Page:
Identifying and Shaping Organizational Culture


“That’s not my job,” “The company doesn’t value its employees,” and “I’m not doing that, nobody cares” are all examples of statements made by employees of organizations with poor cultures. No organization wants a poor culture. A poor, insular culture is damaging. This leads to employees who do not want to take responsibility for their jobs, nor do they want to go above and beyond what they are expected to do.

Many times these issues are due to organizational and leadership issues within the company. Usually this stems from a lack of strategic leadership and/or an outdated and purposeless vision/mission statement. Leadership often dismisses the ideas that are suggested. The ideas and information that could benefit the organization from employees are not valued.

“Influencing employees to voluntarily make decisions that enhance the organization is the most important part of strategic leadership,” according to W.G. Rowe. Unfortunately managerial leaders are unable to provoke this type of influence in employees. This inevitably leads to lack of motivation. This is detrimental to an organization. When Organizational leadership/key-leaders are focused on traditional style management, they overlook the techniques needed to address the growth of the organization.

The organization also has a vision/mission statement that does not effectively communicate where the organization is headed. The organization should have a vision/mission statement that would convey to the stakeholders and customers where the organization is headed and inspire the stakeholders to come on board with the visualization. A strong, inspiring vision includes content that appeals to an organization’s shared values and ideals concerning customers, employees, and the mission of the organization. The vision is usually shaped in an open-minded, collaborative process involving key stakeholders. Another important aspect of a strategic vision is communicating that strategic vision to stakeholders. Stakeholders have to believe that the company is able to head in the direction senior management is planning to take the business and understand the changes that are ahead for the organization. Senior management must be able to get the employees on board. Without the people the vision is stifled, it will not prosper.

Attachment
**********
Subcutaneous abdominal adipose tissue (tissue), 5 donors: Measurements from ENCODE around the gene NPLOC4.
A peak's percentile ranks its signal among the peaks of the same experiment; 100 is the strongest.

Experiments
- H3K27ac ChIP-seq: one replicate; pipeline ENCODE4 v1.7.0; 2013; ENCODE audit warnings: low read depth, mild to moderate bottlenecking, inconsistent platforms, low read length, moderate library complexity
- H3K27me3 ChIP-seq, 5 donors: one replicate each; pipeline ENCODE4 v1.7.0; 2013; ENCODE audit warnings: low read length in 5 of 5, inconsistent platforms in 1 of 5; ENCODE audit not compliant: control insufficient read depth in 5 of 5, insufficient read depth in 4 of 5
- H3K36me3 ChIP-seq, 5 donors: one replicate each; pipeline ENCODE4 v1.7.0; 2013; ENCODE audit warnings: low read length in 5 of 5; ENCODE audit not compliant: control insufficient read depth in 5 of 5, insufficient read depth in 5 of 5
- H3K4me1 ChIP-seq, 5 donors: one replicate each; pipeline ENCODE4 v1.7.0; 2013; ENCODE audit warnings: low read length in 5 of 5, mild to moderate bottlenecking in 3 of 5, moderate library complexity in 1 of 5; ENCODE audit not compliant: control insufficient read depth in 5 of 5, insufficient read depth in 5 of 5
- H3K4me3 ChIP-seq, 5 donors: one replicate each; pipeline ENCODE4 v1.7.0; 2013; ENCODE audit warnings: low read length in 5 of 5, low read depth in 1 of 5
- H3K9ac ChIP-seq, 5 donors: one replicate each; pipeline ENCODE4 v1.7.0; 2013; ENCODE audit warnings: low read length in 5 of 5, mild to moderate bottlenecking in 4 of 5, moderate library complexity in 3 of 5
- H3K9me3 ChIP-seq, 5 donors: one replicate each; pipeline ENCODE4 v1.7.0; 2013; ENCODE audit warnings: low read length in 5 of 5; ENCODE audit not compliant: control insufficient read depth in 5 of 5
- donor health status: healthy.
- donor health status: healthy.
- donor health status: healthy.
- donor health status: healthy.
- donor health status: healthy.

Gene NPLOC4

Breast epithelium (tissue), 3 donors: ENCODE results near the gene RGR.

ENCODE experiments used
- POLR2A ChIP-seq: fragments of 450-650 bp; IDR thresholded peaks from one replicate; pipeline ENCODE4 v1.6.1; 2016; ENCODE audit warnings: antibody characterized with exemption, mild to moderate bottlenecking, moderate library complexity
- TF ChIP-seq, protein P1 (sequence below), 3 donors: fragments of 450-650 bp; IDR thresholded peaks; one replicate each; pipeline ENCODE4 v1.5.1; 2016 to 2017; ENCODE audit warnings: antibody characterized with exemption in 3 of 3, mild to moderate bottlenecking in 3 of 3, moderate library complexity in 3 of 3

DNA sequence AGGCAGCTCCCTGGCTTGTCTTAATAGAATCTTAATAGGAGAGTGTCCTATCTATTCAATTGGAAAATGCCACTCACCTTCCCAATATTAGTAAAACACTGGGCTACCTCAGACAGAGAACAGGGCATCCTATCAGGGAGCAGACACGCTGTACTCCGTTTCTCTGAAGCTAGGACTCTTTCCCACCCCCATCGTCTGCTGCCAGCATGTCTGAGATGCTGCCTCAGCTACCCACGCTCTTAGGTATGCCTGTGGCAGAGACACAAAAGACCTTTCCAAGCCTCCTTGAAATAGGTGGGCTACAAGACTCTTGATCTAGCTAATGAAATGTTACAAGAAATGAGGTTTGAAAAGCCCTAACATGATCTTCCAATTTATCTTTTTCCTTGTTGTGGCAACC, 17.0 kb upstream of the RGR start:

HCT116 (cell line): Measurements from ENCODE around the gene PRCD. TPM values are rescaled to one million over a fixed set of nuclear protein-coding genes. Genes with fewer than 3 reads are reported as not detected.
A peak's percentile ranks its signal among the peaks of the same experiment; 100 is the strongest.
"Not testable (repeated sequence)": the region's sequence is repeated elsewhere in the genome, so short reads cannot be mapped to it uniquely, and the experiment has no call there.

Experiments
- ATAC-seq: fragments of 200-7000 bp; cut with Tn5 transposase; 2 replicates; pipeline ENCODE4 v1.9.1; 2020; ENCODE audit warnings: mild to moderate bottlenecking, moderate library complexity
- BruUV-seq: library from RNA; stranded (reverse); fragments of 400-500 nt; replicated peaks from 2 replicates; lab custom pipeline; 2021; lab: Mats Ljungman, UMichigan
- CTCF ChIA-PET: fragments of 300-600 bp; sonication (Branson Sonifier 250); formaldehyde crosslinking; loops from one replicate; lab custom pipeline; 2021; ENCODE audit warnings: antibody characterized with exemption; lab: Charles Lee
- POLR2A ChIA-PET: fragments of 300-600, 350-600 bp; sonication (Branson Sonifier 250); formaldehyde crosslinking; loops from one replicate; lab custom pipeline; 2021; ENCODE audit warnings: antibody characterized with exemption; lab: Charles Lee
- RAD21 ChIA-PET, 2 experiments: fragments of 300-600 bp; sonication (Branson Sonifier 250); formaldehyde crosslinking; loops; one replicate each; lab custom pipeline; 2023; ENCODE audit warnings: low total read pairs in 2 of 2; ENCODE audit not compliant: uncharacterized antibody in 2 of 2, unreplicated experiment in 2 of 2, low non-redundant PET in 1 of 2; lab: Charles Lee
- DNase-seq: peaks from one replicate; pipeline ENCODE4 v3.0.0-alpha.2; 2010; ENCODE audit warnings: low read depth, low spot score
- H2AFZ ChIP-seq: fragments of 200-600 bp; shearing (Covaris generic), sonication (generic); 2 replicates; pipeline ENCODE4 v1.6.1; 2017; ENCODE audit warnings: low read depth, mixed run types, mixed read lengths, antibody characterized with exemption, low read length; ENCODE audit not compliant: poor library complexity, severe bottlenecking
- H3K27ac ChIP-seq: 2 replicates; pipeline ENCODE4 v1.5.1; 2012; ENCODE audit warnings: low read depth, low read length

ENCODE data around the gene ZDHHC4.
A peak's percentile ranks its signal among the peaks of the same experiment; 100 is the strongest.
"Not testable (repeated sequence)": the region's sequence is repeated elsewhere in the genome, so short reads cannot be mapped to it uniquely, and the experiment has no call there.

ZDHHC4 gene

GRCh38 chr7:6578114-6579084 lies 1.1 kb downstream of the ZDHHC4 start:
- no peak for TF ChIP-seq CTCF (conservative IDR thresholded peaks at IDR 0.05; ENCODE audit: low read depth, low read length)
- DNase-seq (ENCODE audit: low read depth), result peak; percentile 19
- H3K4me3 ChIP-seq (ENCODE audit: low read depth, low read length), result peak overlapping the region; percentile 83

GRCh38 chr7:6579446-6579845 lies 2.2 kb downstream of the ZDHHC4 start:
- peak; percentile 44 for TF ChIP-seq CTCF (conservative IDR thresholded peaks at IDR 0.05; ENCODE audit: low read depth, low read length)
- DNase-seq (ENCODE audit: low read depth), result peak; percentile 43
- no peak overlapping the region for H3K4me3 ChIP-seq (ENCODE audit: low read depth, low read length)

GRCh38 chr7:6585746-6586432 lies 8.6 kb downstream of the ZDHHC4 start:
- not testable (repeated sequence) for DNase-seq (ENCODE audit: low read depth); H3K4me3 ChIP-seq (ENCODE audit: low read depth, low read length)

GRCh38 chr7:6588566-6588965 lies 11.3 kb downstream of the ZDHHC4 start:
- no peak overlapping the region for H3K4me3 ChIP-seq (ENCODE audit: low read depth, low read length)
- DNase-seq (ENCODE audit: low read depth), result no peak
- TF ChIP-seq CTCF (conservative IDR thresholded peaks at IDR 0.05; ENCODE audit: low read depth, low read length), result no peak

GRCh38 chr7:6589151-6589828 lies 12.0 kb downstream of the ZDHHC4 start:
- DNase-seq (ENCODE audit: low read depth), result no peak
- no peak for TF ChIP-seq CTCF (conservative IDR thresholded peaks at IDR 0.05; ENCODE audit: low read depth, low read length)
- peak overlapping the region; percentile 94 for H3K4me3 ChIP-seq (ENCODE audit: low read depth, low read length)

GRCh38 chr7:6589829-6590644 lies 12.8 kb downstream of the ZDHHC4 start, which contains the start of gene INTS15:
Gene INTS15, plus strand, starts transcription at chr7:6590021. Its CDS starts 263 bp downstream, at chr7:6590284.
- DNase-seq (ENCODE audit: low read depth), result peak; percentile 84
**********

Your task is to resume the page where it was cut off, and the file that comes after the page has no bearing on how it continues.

In order for an organization, suffering from these issues, looking to continue successfully will need to address organizational culture development and the development of a strategic

According to Schein, culture is defined as “a pattern of basic assumptions, invented discovered, or developed by a given group, as it learns to cope with its problems of external adaptation and internal integration, that has worked well enough to be considered valid and, therefore is to be taught to new members as the correct way to perceive, think, and feel in relation to those problems.” The shared values of people refer to culture. Mamood, Bashir & Ismat, defined culture in relation to an organization as personality is to an individual.

Organizational culture involves assumptions, beliefs, and values that are shared by members of a group or organization. Individual leaders of the organization, from top management to immediate supervisors, influence corporate culture. These leaders are responsible for setting and modeling patterns of values, beliefs, expectations, and priorities, including setting and reinforcing core assumptions about how to solve organizational problems and challenges. What is important and unimportant is defined by the organizational culture, it is the relationship that forms what occurs in an organization.